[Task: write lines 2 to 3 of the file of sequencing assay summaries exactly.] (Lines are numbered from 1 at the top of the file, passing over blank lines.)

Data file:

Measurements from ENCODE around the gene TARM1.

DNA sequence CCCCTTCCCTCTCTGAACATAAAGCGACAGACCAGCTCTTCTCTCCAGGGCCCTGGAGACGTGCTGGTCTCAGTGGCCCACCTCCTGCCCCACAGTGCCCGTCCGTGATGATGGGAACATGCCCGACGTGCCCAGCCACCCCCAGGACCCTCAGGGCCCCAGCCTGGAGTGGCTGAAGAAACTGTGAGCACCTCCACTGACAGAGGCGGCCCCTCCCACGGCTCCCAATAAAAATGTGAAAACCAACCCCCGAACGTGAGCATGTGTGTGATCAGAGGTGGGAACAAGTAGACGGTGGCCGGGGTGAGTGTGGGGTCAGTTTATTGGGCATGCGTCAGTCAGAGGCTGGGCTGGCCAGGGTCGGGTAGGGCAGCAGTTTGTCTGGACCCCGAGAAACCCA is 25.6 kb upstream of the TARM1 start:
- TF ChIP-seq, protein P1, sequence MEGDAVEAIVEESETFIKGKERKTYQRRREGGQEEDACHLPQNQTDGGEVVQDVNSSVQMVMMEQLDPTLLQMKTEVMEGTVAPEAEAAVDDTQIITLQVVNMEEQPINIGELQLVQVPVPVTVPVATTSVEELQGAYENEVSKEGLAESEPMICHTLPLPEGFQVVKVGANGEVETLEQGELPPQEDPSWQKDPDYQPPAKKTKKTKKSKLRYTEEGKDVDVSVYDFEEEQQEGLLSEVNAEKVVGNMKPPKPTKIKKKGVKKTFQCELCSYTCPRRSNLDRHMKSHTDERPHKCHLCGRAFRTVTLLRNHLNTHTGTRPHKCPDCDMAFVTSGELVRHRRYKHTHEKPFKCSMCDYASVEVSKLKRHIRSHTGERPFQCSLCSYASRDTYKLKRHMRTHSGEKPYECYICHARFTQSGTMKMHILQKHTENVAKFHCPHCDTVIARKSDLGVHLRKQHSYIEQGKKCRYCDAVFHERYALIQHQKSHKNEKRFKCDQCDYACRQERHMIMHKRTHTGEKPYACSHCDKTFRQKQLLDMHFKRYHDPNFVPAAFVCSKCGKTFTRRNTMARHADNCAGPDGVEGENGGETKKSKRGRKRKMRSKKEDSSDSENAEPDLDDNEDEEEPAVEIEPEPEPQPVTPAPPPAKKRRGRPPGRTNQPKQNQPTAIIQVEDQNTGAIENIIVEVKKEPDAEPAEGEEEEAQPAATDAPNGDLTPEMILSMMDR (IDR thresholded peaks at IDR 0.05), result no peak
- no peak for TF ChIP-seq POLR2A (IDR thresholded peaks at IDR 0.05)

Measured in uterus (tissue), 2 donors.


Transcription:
DNA sequence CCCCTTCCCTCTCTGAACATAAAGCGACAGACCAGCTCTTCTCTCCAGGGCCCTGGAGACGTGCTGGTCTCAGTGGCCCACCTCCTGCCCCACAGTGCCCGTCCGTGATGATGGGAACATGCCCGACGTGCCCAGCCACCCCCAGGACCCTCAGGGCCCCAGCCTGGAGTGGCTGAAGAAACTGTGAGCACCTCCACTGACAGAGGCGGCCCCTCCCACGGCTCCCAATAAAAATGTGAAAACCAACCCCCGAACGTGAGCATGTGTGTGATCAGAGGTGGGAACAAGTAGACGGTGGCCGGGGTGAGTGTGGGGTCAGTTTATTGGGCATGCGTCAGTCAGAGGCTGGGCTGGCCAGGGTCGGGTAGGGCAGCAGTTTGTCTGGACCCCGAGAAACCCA is 25.6 kb upstream of the TARM1 start:
- TF ChIP-seq, protein P1, sequence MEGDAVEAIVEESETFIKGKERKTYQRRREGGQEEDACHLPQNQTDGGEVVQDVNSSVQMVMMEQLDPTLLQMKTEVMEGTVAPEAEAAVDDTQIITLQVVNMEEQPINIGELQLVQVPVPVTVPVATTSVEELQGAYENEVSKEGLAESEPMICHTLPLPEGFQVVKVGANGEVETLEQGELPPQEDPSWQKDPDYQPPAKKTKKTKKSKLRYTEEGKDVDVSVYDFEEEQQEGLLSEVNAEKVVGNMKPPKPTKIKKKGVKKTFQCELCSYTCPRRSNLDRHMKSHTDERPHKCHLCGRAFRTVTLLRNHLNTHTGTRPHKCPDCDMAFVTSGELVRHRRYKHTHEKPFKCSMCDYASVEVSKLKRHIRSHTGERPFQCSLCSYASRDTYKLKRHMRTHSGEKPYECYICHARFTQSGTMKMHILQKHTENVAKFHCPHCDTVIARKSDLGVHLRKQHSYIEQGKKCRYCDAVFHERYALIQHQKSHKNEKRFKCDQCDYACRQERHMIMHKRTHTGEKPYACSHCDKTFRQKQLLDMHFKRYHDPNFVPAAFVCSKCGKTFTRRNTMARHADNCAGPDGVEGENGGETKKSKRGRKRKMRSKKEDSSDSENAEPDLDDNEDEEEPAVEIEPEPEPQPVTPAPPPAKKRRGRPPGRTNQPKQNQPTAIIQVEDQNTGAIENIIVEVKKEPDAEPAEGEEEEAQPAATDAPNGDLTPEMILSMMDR (IDR thresholded peaks at IDR 0.05), result no peak